At 2-2, the Ravens had a lot of issues coming into their Week 5 game against the Pittsburgh Steelers.
After beating the Steelers, 26-23, Ravens fans likely feel absolutely no better about any of those issues. But they're 3-2 and have put real distance (two games and a tiebreaker at the moment) on a division rival that perhaps faces even more significant issues.
If I were Yelp-reviewing the weekend, it would probably be something like, "Two and a half stars ... it happened. Maybe I'd do it again because I've had worse footballing experiences. Like if I had to pick between that and sitting in an empty room for four hours doing nothing, I'd PROBABLY choose the football game."
It was one of the weirdest games in the history of the Ravens-Steelers rivalry, but it was a victory. And it was the type of victory that could pay big dividends for a team competing for an AFC North title. But coming out of the game, Ravens fans likely find themselves still obsessing over the team's pass rush struggles, lack of secondary depth behind cornerback Marlon Humphrey or pass-catching depth behind receiver Marquise Brown and tight end Mark Andrews.
They're all totally viable concerns. They were concerns before the Steelers game and they'll continue to be until something drastic changes. The defense in particular was merely passable against a Steelers team that played both a backup quarterback and the backup-iest of backup quarterbacks. While the Ravens' best player (by far) made a game-winning play, there's no reason to think their performance would have been good enough had they been up against any qualified NFL quarterback, much less one of the outstanding quarterbacks they're scheduled to face the rest of the way (Russell Wilson, Tom Brady, Deshaun Watson and Jared Goff).
Offensively, quarterback Lamar Jackson and Co. struggled to find any rhythm at all, while Brown and Andrews spent portions of the game hurt. The good news is that the Ravens have looked functional with Brown and Andrews on the field. The bad news is that the usage of the second-year tight end in particular has lead to him taking a number of hits in the middle of the field, and Brown has been a bit injury-prone throughout his football life. These problems are real.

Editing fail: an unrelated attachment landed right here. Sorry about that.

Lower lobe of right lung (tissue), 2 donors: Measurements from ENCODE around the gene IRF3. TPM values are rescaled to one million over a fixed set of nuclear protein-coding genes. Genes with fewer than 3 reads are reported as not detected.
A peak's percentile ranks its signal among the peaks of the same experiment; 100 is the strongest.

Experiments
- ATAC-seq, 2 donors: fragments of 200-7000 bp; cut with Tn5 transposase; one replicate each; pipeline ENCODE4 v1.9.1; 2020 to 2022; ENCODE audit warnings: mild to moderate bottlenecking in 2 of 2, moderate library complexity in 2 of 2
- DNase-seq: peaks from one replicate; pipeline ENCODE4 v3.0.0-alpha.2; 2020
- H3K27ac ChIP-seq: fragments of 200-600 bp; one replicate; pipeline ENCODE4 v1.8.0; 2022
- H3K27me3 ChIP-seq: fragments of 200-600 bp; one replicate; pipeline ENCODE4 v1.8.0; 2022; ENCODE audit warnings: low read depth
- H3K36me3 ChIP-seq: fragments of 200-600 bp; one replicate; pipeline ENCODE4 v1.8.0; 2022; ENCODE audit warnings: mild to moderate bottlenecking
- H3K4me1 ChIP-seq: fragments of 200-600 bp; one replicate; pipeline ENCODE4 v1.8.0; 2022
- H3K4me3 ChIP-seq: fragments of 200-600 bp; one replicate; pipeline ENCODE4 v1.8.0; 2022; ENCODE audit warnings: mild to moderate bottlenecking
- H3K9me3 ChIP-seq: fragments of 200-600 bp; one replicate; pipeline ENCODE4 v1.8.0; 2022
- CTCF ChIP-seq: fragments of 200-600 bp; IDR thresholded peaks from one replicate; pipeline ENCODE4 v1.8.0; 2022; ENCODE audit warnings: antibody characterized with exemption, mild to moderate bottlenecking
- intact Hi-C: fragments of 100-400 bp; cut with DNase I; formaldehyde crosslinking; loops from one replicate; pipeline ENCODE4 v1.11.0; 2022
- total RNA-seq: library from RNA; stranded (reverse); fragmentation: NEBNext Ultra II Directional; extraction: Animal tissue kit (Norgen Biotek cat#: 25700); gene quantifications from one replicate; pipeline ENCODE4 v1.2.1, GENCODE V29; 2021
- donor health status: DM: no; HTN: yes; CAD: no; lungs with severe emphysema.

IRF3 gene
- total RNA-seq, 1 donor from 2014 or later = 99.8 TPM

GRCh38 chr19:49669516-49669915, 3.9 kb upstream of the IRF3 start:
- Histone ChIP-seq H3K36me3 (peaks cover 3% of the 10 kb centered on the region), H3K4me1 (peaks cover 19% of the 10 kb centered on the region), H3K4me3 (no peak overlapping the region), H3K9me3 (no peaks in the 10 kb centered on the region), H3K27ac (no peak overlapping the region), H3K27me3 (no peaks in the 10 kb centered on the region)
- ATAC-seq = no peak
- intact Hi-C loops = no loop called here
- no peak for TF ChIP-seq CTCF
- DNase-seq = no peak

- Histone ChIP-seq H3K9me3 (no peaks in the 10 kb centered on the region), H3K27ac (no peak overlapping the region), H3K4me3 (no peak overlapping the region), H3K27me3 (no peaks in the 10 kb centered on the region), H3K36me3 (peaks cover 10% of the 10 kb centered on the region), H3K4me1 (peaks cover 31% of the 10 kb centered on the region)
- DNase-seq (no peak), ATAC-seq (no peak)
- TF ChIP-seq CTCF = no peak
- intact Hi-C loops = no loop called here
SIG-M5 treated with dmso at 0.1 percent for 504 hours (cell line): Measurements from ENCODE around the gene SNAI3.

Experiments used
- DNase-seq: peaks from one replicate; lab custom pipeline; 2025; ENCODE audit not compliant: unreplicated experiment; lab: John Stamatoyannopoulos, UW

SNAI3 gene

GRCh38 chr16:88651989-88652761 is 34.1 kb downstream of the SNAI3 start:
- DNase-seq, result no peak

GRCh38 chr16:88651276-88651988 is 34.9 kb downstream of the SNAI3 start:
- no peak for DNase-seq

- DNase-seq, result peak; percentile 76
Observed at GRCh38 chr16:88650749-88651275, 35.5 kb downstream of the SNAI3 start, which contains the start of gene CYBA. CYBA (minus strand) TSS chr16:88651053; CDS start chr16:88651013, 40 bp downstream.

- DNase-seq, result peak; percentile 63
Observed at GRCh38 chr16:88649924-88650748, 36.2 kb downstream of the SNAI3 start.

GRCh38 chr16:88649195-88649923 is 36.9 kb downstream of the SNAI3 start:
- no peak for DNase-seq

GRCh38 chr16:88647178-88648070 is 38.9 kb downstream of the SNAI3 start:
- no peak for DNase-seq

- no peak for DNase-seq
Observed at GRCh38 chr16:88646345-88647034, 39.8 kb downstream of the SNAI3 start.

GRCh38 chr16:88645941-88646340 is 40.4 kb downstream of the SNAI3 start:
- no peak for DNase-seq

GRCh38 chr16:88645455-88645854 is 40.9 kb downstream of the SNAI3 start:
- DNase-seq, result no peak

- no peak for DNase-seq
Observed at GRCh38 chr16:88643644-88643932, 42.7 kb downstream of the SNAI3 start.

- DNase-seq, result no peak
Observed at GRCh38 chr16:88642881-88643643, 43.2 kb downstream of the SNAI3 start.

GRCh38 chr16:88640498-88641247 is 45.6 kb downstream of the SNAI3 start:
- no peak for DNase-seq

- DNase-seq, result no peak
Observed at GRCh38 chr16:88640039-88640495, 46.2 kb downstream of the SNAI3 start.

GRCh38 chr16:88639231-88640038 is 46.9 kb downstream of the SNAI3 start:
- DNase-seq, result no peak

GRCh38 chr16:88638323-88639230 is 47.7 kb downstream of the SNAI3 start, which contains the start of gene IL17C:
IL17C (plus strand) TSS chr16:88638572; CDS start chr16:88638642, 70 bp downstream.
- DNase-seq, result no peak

With that in mind, CBS Sports' Jason La Canfora reported Oct. 6 that the Ravens were
"among the most active teams"
ahead of the Oct. 29 NFL trade deadline. That's logical, of course. The combination of multiple needs, a number of hapless teams and more activity at recent deadlines suggests it would make sense that the Ravens would consider this avenue for improving their team. They're almost certainly going to be in the mix in the division the whole way. It is plausible that a move or two could put them over the top.
So yeah, it makes sense that they would want to be aggressive, right?
Well ... maybe not as much as you'd think. It's certainly tempting as we watch this season unfold to think that the team could solve these issues immediately. But is it prudent? It's hard to think so.
The issues here:
1.) Can the Ravens truly solve all of their problems by trying to pluck players away from bad teams? If so, do those upgrades really make this team a viable Super Bowl contender or merely give them a better chance to compete with the Browns for a division crown?
2.) How much draft capital would it cost in order to make such moves?
3.) If they have to spend real draft capital, can they do it for players that can help them long term as much as they do short term?
La Canfora referenced Broncos defensive end Derek Wolfe as a player the Ravens could target. While Wolfe would likely cost less (because he's a free agent at the end of the season), he's also a player that has tallied all of 1.5 sacks throughout his last 21 games (dating back to the beginning of the 2018 season). If the Ravens want to make such a move, it wouldn't terribly hurt them, but does it really get them closer to making a trip to Miami?
We've all had visions of Jaguars cornerback Jalen Ramsey and Vikings receiver Stefon Diggs (Maryland) dance through our heads, but their respective teams have been either reluctant or completely unwilling to part ways with those players. Because of that, the asking price is such that it would significantly hinder the team's ability to add talent in the coming years.
The truth is that the Ravens as constructed are probably still multiple pieces away from being a Super Bowl championship-caliber team. The best way to find those pieces? The way they found Jackson, Brown and Andrews. By doing a better job of drafting. While there would seem to be a bit of a rush to create a window because the Ravens will have a couple of years before they would potentially give Jackson a big-money, long-term deal, that shouldn't create full-on Houston Texans-like panic that it needs to happen THIS year.
None of this is to say the Ravens shouldn't make or listen to calls. Obviously if the right option is out there at the right price, it's never a bad idea to generically try to help your football team. And if during the next two weeks a group of players emerge (particularly, say, when they play the Seahawks in Seattle in two weeks) that suggests some of these problems could be solved internally, then perhaps a little more aggressiveness might be warranted at the deadline.
But as of now, I think this group isn't close enough yet to justify such boldness.
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